Multiscale stochastic modeling and experimental analysis of self-renewing and differentiating human pluripotent stem cell populations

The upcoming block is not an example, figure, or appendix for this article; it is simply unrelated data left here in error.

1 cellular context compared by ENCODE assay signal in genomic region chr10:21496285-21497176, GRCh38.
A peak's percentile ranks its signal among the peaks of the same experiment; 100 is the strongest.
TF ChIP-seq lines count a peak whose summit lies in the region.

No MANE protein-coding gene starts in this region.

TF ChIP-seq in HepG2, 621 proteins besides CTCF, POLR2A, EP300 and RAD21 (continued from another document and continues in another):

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Human pluripotent stem cells (hPSCs) hold tremendous prospects for use in regenerative medicine and as tools for gaining deeper insights in developmental biology. However, stem cell engineering is usually hindered by the features of complexity, strong presence of noises and inconsistency, making development of a simple, effective and stable protocol for either stem cell expansion or differentiation challenging. To this end, mathematical modeling can be an effective approach to address this issue. In this dissertation, a PBE system framework was first developed to simulate heterogeneous hPSC self-renewal which is considered as a time-invariant process. The algorithms (finite difference and Monte Carlo methods) to solve PBE system are proposed and tested. Model training was conducted by ftting cell size and Nanog distribution measured by flow cytometry. Model testing was performed by a synchronized cell population experiment and a proliferation-arrest experiment. Further statistical analysis was conducted to quantify the contribution of division and gene expression nosie to hPSC pluripotency heterogeneity. Subsequently, density-dependent proliferation and differentiation are investigated experimentally. In particular, cell cycle progression was altered depending on the changes of culture density, causing slowing down of hPSC proliferation. Cell cycle inhibitor p21 was found to be up-reguated during this process. More importantly, high density culture led to higher hPSC spontaneous differentiation propensity. Such density-dependent proliferation and differentiation dynamics were then built into PBE system. With model trained and tested by cross validation, the PBE system can predict hPSC proliferation and differentiation kinetics with the effects of seeding density, medium type and culture duration. With k diff measured for different mediums, PBE system can be used to optimize hPSC expansion stage and also improve the initial stage of hPSC differentiation. In parallel, PBE system is customized to simulate Nanog allelic regulation in a multiscale scienario, recently discovered in mouse embryonic stem cells. As a result of allelic Nanog expression, the model predicted that distribution of NANOG exhibited three distinct states but when combined with transcriptional noise the profile became bimodal. Depletion of NANOG content in cells switching off both gene alleles was slower than the accumulation of intracellular NANOG after cells turned on at least one of their Nanog gene copies pointing to Nanog state-dependent dynamics. Allelic transcription of Nanog also raises issues regarding the use of stem cell lines with reporter genes knocked in a single allelic locus. Indeed, significant divergence was observed in the reporter and native protein profiles depending on the difference in their halflives and insertion of the reporter gene in one or both alleles. This Nanog-based PBE system contributes to reconcile the controversy in Nanog bistability phenomena and unveils potential pitfalls in gene reporter design at molecular level. More generally, it also demonstrated that the PBE framework, if detailed gene expression dynamics can be provided, was able to incorporate gene expression network at lower level and projected the effects on stem cell population.